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Enhancing and promoting Indigenous women's wellness

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conference contribution
posted on 2017-12-06, 00:00 authored by M Walker, Bronwyn Fredericks, D Anderson, H Cleary, S Seymour
The term "Social and Emotional Wellbeing" (SEWB) was coined through the noted inability of conventional psychiatric terminology when addressing Indigenous holistic connections and opposes the Anglo-Saxon terminology that often boxes "mental health" as a diagnosis, disease or illness into separate origins from that of other personal holistic existence, which in turn directly objects to Indigenous thinking and perceptions of wellbeing. Purpose: This study's aim was to explore what Indigenous Women's Social and Emotional Wellbeing is, through Indigenous perceptions, beliefs and knowledge of Indigenous women's wellbeing experiences. Methods: Data was derived from semi-structured focus groups incorporating Indigenous specific Yarning, where Aboriginal and Torres Strait Islander women who have experienced or were at risk of developing social and emotional wellness problems came together. Results: The women identified many factors underpinning social and emotional wellness and what it means for Aboriginal and Torres Strait Islander women. The major themes centred around wellness and health, autonomy, Indigenous women being heard, historical factors, support and Indigenous women's group development and continuation. Conclusion: These issues where then explored and compared to the National Aboriginal and Torres Strait Islander Women's Health Strategy Action Areas.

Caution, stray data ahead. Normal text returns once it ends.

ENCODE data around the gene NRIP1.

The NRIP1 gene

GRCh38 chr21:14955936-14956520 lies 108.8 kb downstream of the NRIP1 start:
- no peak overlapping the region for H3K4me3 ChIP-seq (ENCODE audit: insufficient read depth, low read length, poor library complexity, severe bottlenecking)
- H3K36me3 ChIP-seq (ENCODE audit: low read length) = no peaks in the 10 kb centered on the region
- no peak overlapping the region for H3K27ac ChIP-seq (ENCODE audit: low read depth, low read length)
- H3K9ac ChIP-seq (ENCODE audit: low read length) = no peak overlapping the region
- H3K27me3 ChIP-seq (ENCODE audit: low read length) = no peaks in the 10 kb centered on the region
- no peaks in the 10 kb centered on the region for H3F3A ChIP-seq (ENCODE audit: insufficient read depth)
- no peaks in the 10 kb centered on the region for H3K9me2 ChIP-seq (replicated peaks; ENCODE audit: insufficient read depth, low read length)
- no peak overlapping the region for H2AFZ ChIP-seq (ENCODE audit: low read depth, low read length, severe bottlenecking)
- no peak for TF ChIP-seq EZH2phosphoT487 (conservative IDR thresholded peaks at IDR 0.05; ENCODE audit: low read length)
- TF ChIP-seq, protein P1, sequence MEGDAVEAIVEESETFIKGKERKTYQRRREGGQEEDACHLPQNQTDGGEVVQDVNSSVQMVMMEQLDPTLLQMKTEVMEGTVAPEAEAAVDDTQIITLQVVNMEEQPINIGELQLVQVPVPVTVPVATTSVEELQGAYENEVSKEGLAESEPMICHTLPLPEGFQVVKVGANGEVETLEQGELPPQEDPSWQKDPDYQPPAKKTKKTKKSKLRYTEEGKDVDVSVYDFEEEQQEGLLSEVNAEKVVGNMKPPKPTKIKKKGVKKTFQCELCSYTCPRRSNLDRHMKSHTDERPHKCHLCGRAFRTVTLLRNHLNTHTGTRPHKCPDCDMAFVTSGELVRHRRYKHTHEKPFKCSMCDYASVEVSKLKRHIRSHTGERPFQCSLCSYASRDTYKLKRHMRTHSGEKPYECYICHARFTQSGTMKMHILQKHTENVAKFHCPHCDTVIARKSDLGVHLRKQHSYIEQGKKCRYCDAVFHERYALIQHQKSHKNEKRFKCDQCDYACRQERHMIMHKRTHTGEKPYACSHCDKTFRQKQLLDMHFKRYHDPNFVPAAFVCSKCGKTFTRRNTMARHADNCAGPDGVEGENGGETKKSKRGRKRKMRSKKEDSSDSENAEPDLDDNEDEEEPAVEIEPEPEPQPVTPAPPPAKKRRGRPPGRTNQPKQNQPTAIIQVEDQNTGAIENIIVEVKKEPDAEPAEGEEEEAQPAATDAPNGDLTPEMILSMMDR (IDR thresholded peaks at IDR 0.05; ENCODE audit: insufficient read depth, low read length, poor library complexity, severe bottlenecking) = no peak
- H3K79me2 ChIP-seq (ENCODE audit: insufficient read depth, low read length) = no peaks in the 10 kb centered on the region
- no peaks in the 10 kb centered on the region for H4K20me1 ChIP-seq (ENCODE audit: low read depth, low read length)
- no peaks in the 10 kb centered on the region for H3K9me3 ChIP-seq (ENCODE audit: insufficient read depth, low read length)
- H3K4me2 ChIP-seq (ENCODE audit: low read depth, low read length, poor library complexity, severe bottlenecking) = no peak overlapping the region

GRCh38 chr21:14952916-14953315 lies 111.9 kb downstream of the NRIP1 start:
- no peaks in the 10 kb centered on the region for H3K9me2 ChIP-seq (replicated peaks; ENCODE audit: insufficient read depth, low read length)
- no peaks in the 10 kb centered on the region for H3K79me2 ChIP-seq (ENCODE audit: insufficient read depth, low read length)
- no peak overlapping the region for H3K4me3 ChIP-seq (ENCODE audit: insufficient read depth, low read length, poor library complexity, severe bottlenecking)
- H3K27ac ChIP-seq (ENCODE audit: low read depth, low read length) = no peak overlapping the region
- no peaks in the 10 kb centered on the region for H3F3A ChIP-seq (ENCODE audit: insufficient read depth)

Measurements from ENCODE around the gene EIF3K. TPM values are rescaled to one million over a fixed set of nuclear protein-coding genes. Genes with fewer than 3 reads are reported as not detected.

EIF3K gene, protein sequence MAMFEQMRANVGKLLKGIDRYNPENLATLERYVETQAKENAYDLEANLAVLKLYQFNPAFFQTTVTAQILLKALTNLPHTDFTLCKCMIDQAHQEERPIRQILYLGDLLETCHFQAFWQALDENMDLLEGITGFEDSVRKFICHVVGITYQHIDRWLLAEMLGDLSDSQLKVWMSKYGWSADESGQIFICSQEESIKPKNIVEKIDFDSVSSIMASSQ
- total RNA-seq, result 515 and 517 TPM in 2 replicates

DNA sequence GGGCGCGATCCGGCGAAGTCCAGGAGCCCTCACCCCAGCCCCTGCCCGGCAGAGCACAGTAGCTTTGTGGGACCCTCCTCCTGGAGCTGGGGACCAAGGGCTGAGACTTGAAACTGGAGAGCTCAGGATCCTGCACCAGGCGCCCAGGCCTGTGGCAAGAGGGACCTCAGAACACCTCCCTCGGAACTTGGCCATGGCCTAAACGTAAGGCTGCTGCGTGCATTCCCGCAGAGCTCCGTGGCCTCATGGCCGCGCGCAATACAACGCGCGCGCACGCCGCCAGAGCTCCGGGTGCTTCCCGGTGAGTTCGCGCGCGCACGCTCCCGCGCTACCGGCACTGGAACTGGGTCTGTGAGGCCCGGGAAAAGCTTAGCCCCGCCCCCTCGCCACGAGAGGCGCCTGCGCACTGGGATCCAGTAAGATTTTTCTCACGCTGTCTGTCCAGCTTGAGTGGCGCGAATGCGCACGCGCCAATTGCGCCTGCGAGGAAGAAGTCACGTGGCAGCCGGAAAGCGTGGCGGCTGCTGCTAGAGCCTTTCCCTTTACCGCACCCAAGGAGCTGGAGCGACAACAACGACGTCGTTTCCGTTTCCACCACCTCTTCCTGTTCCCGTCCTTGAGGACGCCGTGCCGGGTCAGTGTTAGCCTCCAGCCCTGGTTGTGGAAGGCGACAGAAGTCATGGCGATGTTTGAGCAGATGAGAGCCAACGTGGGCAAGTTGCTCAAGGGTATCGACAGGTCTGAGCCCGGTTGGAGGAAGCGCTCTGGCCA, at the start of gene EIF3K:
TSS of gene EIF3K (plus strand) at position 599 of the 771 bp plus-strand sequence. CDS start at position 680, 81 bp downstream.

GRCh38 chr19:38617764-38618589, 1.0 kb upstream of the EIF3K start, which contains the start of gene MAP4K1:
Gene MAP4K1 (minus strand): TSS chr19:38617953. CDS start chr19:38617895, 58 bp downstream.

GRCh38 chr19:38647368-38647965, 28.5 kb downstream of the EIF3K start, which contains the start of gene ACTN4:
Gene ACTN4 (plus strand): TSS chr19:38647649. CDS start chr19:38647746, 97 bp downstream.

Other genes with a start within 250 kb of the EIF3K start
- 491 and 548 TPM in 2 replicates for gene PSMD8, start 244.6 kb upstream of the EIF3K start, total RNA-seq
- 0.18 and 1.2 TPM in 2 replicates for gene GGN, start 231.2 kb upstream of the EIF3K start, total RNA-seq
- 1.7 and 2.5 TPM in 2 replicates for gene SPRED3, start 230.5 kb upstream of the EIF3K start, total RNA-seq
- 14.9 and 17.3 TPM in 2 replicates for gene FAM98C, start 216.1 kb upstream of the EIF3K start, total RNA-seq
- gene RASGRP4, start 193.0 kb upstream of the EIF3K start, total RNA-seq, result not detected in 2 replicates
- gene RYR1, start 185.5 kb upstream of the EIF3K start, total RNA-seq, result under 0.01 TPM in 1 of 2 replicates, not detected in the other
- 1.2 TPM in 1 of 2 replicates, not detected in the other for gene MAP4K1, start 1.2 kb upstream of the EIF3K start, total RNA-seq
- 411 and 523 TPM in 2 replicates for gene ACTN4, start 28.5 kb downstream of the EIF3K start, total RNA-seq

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Brisbane, Australia



Place of Publication

United States

Peer Reviewed

  • No

Open Access

  • No

External Author Affiliations

Learning and Teaching Education Research Centre (LTERC); Office of Indigenous Engagement; Queensland University of Technology;

Era Eligible

  • No

Name of Conference

International Nursing Research Congress